• Tim Fugger lives in your backfield: Fugger was a disruptive presence throughout the Arkansas game, developing a close rapport with Tyler Wilson through several meetings on the Dudley Field grass. The undersized defensive end used his athleticism to become a presence behind the line of scrimmage, ending three plays with Razorback losses and disrupting several others. Fugger doesn't have the gaudy stats or intimidating physique of some of the league's other defensive linemen, but he's developed into one of the SEC's best in the trenches.
  • Jordan Rodgers arrives: If there was any spark of a conversation left in the Smith/Rodgers debate at quarterback, the redshirt junior extinguished it with the best performance this team has seen in years. Rodgers maintained his composure in the pocket and showed that his passing game can be as effective as his running. He completed 15 of his 27 passes for 240 yards, one touchdown, and most importantly, no interceptions. With one afternoon, the former backup put together over 300 yards of total offense and accounted for three touchdowns, effectively eclipsing any of our formerly projected best-case scenarios.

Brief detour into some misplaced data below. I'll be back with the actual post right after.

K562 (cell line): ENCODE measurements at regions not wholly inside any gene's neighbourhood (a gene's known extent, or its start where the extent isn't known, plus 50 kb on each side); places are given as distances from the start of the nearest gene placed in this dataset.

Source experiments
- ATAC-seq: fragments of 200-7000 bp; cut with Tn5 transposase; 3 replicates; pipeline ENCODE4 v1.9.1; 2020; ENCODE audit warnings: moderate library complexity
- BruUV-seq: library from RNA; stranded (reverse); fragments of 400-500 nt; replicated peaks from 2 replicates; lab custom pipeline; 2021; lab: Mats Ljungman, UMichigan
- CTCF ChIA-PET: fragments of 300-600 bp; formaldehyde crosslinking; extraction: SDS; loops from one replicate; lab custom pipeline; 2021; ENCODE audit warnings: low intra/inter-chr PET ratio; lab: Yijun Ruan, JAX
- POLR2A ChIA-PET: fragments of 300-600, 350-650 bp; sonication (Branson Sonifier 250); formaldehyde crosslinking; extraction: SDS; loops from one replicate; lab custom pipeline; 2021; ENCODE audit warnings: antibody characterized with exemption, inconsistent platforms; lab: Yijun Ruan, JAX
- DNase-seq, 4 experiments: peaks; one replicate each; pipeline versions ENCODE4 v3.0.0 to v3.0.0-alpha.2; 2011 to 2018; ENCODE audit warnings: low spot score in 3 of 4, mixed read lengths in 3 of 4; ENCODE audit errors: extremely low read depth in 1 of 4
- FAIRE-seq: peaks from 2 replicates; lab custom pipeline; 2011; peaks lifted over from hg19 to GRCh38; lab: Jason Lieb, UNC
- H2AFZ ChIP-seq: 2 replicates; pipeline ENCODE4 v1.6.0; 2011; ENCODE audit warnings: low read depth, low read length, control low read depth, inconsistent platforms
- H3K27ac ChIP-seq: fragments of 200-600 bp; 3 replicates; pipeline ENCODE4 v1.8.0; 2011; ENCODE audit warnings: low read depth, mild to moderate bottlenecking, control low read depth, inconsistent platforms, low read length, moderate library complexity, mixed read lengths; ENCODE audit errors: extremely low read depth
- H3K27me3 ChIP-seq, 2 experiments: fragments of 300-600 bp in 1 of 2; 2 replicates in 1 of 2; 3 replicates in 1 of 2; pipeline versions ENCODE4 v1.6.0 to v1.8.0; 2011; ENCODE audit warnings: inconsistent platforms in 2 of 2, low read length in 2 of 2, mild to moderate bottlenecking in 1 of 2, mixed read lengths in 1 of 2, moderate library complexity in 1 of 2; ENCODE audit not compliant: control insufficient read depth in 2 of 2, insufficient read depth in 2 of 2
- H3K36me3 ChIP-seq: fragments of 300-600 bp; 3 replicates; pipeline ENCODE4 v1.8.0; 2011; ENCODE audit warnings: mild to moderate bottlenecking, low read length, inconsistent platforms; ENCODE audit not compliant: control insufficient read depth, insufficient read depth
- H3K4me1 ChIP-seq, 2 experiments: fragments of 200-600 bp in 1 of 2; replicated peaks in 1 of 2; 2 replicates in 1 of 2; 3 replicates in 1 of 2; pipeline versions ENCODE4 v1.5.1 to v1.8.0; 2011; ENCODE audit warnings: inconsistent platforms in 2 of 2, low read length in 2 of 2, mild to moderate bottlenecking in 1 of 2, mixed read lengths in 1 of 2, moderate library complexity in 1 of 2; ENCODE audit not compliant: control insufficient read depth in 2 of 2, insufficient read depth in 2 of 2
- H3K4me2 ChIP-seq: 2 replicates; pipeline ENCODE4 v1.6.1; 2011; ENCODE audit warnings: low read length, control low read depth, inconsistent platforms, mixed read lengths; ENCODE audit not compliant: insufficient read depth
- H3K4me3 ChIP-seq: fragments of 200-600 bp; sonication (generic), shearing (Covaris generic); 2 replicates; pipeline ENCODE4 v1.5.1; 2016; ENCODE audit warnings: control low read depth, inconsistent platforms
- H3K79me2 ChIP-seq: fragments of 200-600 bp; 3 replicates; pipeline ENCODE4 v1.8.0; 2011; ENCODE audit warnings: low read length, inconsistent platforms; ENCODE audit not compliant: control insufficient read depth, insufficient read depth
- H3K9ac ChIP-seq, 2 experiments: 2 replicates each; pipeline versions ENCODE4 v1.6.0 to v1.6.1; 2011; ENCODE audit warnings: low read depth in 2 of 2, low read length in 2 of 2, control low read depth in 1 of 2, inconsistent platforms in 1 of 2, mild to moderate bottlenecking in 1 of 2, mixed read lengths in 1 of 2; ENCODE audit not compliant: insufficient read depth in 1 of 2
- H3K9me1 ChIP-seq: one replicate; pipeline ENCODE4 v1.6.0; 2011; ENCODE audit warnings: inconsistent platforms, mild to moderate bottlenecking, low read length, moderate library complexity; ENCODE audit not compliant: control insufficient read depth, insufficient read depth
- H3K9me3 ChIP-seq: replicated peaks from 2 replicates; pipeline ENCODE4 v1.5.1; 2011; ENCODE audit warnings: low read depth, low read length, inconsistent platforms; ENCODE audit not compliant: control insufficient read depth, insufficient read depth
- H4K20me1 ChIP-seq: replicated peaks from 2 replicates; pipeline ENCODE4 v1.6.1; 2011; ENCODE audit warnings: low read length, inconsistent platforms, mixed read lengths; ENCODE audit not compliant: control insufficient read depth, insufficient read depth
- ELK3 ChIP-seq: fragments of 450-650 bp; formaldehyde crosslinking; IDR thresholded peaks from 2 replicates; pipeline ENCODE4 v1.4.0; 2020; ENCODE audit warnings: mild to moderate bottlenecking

The Bad:

 

  • Zac Stacy's passing game: Vanderbilt's option passes have been feast or famine for the Commodores in 2011. Stacy has thrown five passes this year, three of which have been intercepted (one was negated by a penalty) while one was incomplete and another ended in a Commodore touchdown. On Saturday, his interception ended a Vandy possession that started inside Arkansas's territory. The novelty of the tailback stopping in the backfield to set up a pass is wearing off, and it may be time for Franklin and his crew to abandon the gimmick 
  • The Vanderbilt Secondary: For the third straight SEC game, an opposing quarterback threw for over 300 yards against this team's stout cadre of defensive backs. Casey Hayward, the heart and soul of the secondary, watched a few different passes slip through his hands, sustaining Tyler Wilson's drives. Jarius Wright burned this team for 135 receiving yards. Has Vanderbilt's passing defense gone from underrated to overrated in this past month of play? Or have Wilson, Aaron Murray, and A.J. McCarron just been that good?
  • Carey Spear: Sorry bud. You're still my favorite kicker of all time if that makes you feel any better.
  • Marquel Wade: You know what you did. Also, Marquel is a girl's name.

 

The PiBB ICE Player of the Week Award: Jordan Rodgers

Pibbpotwrodgers_medium

Rodgers earned the throne at quarterback this season, playing his way into the starting position through a combination of hard work and opportunity. His 306 yards of total offense against Arkansas represent what was potentially the best showing for a Vanderbilt signal-caller since Chris Nickson's sophomore season. His performance not only sent a message to the rest of the SEC, but to a pair of guys sitting on the Vanderbilt sideline for redshirt years. Austyn Carta-Samuels and Josh Grady, might just have to wait an extra year to battle it out for the starting QB slot.